Global Carbon Budget 2020

Pierre Friedlingstein, Michael O'Sullivan, Matthew W. Jones, Robbie M. Andrew, Judith Hauck, Are Olsen, Glen P. Peters, Wouter Peters, Julia Pongratz, Stephen Sitch, Corinne Le Quéré, Josep G. Canadell (+74 others)
Accurate assessment of anthropogenic carbon dioxide (CO 2 ) emissions and their redistribution among the atmosphere, ocean, and terrestrial biosphere in a changing climate -the "global carbon budget" -is important to better understand the global carbon cycle, support the development of climate policies, and project future climate change. Here we describe and synthesize data sets and methodology to quantify the five major components of the global carbon budget and their uncertainties. Fossil CO
more » ... emissions (E FOS ) are based on energy statistics and cement production data, while emissions from land-use change (E LUC ), mainly deforestation, are based on land use and land-use change data and bookkeeping models. Atmospheric CO 2 concentration is measured directly and its growth rate (G ATM ) is computed from the annual changes in concentration. The ocean CO 2 sink (S OCEAN ) and terrestrial CO 2 sink (S LAND ) are estimated with global process models constrained by observations. The resulting carbon budget imbalance (B IM ), the difference between the estimated total emissions and the estimated changes in the atmosphere, ocean, and terrestrial biosphere, is a measure of imperfect data and understanding of the contemporary carbon cycle. All uncertainties are reported as ±1σ . For the last decade available (2010-2019), E FOS was 9.6 ± 0.5 GtC yr −1 excluding the cement carbonation sink (9.4 ± 0.5 GtC yr −1 when the cement carbonation sink is included), and E LUC was 1.6 ± 0.7 GtC yr −1 . For the same decade, G ATM was 5.1 ± 0.02 GtC yr −1 (2.4 ± 0.01 ppm yr −1 ), S OCEAN 2.5 ± 0.6 GtC yr −1 , and S LAND 3.4 ± 0.9 GtC yr −1 , with a budget imbalance B IM of −0.1 GtC yr −1 indicating a near balance between estimated sources and sinks over the last decade. For the year 2019 alone, the growth in E FOS was only about 0.1 % with fossil emissions increasing to 9.9 ± 0.5 GtC yr −1 excluding the cement carbonation sink (9.7 ± 0.5 GtC yr −1 when cement carbonation sink is included), and E LUC was 1.8 ± 0.7 GtC yr −1 , for total anthropogenic CO 2 emissions of 11.5 ± 0.9 GtC yr −1 (42.2 ± 3.3 GtCO 2 ). Also for 2019, G ATM was 5.4 ± 0.2 GtC yr −1 (2.5 ± 0.1 ppm yr −1 ), S OCEAN was 2.6 ± 0.6 GtC yr −1 , and S LAND was 3.1 ± 1.2 GtC yr −1 , with a B IM of 0.3 GtC. The global atmospheric CO 2 concentration reached 409.85 ± 0.1 ppm averaged over 2019. Preliminary data for 2020, accounting for the COVID-19-induced changes in emissions, suggest a decrease in E FOS relative to 2019 of about −7 % (median estimate) based on individual estimates from four studies of −6 %, −7 %, −7 % (−3 % to −11 %), and −13 %. Overall, the mean and trend in the components of the global carbon budget are consistently estimated over the period 1959-2019, but discrepancies of up to 1 GtC yr −1 persist for the representation of semi-decadal variability in CO 2 fluxes. Comparison of estimates from diverse approaches and observations shows (1) no consensus in the mean and trend in land-use change emissions over the last decade, (2) a persistent low agreement between the different methods on the magnitude of the land CO 2 flux in the northern extra-tropics, and (3) an apparent discrepancy between the different methods for the ocean sink outside the tropics, particularly in the Southern Ocean. This living data update documents changes in the methods and data sets used in this new global carbon budget and the progress in understanding of the global carbon cycle compared with previous publications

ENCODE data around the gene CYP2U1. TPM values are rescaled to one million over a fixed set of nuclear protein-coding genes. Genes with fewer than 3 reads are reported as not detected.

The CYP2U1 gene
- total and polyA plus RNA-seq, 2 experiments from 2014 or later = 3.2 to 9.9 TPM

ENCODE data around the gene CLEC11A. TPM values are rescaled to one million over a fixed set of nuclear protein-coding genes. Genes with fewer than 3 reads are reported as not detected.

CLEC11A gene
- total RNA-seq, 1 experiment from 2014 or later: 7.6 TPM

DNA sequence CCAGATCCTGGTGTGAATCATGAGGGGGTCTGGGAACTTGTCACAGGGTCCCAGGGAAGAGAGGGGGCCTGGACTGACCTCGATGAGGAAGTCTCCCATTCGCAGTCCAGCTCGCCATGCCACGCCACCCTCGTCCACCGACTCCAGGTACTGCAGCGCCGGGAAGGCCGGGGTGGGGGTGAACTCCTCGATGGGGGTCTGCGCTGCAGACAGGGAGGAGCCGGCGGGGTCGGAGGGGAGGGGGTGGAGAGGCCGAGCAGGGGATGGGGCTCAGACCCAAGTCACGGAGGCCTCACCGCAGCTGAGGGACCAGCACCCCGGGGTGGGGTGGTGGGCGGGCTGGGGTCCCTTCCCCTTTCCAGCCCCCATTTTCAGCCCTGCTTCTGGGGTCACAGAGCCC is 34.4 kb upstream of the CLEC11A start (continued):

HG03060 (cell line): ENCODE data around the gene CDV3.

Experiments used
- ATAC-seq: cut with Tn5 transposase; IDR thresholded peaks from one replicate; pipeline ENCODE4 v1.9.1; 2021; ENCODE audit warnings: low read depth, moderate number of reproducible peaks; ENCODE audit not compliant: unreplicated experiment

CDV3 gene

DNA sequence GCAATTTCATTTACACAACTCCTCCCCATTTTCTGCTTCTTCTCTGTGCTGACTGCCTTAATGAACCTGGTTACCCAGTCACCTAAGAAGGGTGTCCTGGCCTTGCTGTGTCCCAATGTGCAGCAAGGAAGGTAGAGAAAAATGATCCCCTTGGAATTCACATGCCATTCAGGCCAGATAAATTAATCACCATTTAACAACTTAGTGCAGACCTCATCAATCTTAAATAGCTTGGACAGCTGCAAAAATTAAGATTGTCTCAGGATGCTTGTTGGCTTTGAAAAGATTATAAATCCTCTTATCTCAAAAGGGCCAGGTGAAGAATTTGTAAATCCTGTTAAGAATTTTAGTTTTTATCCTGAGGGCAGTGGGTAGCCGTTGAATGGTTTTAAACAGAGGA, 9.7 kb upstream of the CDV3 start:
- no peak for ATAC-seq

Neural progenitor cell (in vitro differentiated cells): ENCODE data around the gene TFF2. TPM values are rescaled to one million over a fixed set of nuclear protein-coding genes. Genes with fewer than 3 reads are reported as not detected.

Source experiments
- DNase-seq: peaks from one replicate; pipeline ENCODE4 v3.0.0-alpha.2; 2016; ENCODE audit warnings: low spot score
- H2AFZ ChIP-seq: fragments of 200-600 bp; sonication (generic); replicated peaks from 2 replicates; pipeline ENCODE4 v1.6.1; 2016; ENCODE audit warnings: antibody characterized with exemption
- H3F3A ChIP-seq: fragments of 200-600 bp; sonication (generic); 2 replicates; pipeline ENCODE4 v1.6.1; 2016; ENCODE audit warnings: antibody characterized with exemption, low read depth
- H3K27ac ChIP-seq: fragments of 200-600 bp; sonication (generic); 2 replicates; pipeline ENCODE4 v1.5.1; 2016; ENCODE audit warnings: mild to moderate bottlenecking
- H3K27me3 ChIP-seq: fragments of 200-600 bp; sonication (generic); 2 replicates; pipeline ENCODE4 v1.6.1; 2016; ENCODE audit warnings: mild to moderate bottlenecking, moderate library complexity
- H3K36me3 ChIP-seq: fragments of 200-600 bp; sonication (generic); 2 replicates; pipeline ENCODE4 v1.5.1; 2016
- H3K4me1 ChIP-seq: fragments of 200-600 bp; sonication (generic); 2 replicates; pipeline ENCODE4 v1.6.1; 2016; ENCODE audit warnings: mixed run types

doi:10.48350/153200 fatcat:5ruvxr5kb5azfcp3l2yg6ksiga